"I don't need to look at the VIX to see volatility," said Barry Glassman, a certified financial planner and head of Glassman Wealth Services. "I talk to my clients, and I can see that volatility is back."
Indeed, the major stock market indexes have had daily price swings of more than 1 percent far more often this year than last. Meanwhile, the yield on the 10-Year Treasury bond has risen by almost 75 basis points since bottoming at 1.64 percent in early February—its biggest sustained increase since mid-2013. Between the anxiety over coming interest-rate hikes by the Federal Reserve and more messy negotiations on Greece's financial predicament, most advisors expect the volatility to continue.
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"We're in the sixth year of a bull market, valuations are at historic highs, and we have uncertainty about the economy and interest rates," said Shannon Eusey, co-founder and president of Beacon Pointe Advisors. "I think we'll continue to see a lot of volatility."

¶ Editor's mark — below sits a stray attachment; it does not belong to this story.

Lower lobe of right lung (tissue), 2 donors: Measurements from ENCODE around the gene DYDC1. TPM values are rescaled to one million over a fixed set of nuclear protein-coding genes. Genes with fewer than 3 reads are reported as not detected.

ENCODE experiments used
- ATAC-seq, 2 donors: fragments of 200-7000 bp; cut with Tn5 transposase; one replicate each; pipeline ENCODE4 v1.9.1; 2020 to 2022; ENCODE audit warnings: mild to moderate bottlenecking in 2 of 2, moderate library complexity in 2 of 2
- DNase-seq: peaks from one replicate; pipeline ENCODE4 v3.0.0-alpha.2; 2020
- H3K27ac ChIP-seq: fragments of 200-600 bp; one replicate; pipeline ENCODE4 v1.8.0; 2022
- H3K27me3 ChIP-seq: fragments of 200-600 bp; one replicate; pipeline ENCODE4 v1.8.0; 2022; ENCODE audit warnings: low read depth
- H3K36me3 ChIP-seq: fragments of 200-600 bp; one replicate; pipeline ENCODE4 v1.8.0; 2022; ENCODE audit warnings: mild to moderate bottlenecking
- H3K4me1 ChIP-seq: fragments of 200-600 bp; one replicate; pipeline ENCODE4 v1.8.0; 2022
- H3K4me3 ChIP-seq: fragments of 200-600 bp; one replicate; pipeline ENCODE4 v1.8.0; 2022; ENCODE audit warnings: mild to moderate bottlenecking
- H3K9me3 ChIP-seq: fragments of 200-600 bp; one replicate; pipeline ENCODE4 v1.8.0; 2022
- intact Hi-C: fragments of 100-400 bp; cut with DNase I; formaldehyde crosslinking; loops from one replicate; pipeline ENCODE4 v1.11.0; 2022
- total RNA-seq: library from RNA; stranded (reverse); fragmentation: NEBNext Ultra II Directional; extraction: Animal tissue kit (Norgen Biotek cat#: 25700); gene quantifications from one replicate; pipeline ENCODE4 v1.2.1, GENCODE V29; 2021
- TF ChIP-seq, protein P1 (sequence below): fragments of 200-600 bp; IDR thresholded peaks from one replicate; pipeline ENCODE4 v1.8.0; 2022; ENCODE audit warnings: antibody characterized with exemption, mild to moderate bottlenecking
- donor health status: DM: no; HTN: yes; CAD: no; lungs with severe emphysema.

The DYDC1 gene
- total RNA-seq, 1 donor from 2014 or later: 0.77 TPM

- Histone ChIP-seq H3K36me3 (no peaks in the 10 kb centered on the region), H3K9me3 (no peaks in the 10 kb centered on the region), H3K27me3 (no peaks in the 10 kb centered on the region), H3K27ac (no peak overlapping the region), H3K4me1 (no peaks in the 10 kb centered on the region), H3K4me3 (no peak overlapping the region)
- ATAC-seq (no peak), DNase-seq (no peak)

So far, the stock market has recovered rapidly each time it has faltered in the last six months. Glassman said the uptick in volatility gives investors a chance to do some soul-searching.
"It's a great opportunity for investors to assess the small dips we've had and consider how they would react to more volatility," he said. "They need to know that a 10 percent correction in the Dow means an 1,800-point drop.